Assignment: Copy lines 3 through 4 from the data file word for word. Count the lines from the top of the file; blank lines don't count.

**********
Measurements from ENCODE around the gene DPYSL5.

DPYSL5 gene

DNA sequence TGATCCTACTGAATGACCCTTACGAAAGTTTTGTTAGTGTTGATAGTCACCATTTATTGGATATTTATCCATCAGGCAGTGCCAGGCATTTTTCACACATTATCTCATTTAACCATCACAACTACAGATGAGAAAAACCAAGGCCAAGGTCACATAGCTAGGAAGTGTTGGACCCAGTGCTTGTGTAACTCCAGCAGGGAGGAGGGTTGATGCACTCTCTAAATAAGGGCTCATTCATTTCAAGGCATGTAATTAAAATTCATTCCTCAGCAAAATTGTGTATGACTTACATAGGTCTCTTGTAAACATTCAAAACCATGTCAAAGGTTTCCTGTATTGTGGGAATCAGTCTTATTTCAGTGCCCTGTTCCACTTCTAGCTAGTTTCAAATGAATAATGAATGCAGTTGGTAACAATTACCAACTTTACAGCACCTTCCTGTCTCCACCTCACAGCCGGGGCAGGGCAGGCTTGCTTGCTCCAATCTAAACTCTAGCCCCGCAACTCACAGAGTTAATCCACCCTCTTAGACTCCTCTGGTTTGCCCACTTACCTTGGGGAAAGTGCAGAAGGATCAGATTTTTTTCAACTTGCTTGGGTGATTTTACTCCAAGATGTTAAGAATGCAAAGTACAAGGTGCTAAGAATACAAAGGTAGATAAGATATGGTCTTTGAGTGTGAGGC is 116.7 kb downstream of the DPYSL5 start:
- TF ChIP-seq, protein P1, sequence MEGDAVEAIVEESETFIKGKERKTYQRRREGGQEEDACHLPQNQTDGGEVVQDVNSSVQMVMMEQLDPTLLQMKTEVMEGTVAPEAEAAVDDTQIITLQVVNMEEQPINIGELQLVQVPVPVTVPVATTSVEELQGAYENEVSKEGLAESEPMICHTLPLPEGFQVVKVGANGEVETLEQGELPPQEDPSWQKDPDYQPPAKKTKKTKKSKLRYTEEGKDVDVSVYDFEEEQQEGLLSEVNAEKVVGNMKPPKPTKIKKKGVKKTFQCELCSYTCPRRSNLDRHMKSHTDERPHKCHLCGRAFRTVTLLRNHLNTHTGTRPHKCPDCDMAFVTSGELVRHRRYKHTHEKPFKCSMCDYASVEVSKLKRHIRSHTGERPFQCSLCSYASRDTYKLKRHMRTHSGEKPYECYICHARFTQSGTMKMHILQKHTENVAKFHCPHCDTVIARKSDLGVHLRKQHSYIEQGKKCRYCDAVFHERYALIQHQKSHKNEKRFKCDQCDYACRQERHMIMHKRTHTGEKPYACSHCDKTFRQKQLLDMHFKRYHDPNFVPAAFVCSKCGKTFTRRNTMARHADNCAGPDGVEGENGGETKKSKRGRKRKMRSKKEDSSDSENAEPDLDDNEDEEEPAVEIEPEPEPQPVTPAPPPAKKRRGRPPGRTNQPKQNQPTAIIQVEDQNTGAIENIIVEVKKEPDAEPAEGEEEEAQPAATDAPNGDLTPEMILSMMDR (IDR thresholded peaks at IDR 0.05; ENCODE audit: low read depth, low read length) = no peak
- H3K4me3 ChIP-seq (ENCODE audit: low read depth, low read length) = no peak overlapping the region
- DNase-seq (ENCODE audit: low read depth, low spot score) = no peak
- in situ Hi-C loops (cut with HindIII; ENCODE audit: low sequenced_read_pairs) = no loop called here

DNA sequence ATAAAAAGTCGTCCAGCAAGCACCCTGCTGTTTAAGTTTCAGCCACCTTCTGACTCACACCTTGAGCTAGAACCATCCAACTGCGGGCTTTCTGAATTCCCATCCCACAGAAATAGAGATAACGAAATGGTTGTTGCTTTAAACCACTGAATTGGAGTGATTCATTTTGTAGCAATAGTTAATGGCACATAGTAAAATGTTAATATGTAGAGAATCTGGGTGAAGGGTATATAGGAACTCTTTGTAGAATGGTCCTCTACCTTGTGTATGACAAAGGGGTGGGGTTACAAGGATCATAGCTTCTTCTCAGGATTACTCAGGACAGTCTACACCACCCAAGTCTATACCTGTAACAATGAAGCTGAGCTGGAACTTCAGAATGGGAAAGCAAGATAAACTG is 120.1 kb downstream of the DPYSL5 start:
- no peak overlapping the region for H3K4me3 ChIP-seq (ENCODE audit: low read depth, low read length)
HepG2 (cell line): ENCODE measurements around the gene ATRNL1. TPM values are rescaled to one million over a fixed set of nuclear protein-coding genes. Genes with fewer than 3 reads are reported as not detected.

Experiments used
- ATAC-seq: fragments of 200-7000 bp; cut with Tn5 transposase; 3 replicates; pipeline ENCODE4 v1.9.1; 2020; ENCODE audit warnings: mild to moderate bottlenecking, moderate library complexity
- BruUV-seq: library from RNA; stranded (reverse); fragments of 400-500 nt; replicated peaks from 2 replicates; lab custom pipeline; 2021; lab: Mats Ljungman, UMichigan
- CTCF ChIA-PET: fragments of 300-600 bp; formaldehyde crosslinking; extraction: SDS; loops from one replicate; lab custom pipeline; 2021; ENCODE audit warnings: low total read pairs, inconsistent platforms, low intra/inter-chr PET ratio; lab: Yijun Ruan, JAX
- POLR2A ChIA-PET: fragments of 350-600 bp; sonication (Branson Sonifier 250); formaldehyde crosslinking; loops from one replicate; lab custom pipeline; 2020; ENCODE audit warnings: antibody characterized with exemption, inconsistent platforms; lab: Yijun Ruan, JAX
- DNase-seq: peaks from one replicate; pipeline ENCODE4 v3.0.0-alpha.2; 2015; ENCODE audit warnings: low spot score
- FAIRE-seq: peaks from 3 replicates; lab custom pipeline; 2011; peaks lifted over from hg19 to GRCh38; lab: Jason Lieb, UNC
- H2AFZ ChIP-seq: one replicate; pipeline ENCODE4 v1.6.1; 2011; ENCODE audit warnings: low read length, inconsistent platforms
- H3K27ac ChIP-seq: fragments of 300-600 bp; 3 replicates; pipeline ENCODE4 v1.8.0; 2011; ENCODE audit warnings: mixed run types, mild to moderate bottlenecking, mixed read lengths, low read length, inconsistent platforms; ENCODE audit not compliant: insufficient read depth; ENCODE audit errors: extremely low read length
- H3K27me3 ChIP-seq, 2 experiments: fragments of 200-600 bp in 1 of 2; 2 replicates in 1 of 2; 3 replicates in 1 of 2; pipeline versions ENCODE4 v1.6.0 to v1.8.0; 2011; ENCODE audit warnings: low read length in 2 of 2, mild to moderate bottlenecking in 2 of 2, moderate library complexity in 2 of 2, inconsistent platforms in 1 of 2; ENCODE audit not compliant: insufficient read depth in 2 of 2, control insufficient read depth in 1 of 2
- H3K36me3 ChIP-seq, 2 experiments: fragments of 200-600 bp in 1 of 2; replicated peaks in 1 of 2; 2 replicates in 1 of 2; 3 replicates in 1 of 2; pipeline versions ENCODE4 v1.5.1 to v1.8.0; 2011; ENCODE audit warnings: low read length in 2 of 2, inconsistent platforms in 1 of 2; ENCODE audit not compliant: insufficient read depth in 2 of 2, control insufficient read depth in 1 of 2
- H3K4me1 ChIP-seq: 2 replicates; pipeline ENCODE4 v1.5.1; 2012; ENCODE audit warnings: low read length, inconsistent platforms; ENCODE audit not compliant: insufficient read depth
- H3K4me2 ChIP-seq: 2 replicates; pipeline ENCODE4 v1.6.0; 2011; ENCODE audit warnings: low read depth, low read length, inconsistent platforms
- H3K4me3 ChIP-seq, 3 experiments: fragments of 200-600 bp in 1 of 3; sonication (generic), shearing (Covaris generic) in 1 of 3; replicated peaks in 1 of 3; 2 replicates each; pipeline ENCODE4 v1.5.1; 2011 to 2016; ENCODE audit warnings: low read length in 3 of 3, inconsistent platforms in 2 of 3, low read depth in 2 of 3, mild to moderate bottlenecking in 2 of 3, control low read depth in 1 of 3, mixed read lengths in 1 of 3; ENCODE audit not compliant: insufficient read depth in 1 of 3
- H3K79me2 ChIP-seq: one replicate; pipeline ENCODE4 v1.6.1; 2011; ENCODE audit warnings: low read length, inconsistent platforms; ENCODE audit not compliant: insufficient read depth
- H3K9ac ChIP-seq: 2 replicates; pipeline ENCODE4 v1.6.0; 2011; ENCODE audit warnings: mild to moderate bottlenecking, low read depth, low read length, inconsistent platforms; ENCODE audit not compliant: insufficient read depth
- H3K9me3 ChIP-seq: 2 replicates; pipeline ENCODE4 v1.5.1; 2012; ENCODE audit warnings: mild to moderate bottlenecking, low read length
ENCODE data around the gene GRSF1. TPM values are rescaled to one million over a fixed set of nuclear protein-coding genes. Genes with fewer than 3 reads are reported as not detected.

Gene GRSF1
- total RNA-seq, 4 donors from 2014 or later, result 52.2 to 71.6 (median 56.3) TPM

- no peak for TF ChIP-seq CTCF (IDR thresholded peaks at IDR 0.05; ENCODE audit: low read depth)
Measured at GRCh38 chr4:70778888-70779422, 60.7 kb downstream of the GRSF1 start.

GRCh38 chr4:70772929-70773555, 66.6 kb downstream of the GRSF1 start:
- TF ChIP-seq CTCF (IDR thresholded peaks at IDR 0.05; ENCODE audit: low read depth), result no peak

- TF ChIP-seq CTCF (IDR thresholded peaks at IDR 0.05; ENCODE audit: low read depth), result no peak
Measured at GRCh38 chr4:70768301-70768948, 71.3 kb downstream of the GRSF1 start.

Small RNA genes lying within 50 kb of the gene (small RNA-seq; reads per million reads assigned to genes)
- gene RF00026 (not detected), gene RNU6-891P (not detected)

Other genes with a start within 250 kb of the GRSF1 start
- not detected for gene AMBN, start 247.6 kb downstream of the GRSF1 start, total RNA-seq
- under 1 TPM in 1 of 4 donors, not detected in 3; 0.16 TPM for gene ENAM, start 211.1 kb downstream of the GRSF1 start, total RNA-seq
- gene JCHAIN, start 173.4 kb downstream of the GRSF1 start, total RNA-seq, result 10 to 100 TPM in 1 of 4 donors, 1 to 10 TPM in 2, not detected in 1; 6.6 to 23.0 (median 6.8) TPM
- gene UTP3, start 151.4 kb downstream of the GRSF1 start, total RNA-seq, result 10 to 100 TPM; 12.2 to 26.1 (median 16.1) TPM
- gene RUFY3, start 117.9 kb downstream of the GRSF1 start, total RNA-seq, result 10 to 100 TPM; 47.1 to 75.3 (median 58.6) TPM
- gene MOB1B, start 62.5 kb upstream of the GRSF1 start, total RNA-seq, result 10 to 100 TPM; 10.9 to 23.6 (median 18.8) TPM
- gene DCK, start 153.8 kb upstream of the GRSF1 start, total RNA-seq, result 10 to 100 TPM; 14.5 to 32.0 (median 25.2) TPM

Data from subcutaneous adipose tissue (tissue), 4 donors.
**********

DNA sequence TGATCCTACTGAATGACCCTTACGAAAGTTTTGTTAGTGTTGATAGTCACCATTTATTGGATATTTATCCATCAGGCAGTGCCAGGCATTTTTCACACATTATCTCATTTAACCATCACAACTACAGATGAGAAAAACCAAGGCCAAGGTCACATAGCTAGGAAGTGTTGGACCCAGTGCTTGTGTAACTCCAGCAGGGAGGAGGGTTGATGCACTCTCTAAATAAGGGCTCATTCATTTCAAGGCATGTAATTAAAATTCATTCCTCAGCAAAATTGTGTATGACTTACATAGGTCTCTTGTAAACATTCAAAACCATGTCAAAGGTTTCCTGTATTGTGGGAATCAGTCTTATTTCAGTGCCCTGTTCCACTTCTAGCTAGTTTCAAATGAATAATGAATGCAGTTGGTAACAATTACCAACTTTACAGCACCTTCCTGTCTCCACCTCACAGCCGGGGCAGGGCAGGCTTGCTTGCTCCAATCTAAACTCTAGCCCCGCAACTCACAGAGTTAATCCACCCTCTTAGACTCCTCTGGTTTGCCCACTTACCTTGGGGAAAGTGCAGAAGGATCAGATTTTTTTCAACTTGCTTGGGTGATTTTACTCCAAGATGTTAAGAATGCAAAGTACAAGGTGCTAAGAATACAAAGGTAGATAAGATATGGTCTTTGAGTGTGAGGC is 116.7 kb downstream of the DPYSL5 start:
- TF ChIP-seq, protein P1, sequence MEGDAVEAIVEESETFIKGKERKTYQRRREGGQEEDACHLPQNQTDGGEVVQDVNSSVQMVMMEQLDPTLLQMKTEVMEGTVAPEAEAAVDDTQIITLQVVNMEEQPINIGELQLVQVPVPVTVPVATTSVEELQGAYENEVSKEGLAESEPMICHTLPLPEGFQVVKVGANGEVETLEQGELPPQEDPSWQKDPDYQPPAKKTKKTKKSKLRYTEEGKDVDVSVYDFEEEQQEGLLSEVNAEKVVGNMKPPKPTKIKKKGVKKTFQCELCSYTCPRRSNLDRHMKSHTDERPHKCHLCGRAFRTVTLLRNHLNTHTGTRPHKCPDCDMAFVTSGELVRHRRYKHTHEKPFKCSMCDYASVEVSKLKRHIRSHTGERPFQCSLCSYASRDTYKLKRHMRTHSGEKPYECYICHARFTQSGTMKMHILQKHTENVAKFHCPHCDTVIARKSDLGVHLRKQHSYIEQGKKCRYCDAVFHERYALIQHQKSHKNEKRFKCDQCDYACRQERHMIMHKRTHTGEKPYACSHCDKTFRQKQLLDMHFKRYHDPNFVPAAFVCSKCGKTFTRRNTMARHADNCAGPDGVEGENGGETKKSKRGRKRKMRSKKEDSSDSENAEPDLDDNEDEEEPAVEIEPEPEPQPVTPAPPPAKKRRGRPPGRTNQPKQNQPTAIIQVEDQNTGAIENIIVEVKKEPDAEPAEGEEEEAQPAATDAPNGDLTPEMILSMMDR (IDR thresholded peaks at IDR 0.05; ENCODE audit: low read depth, low read length) = no peak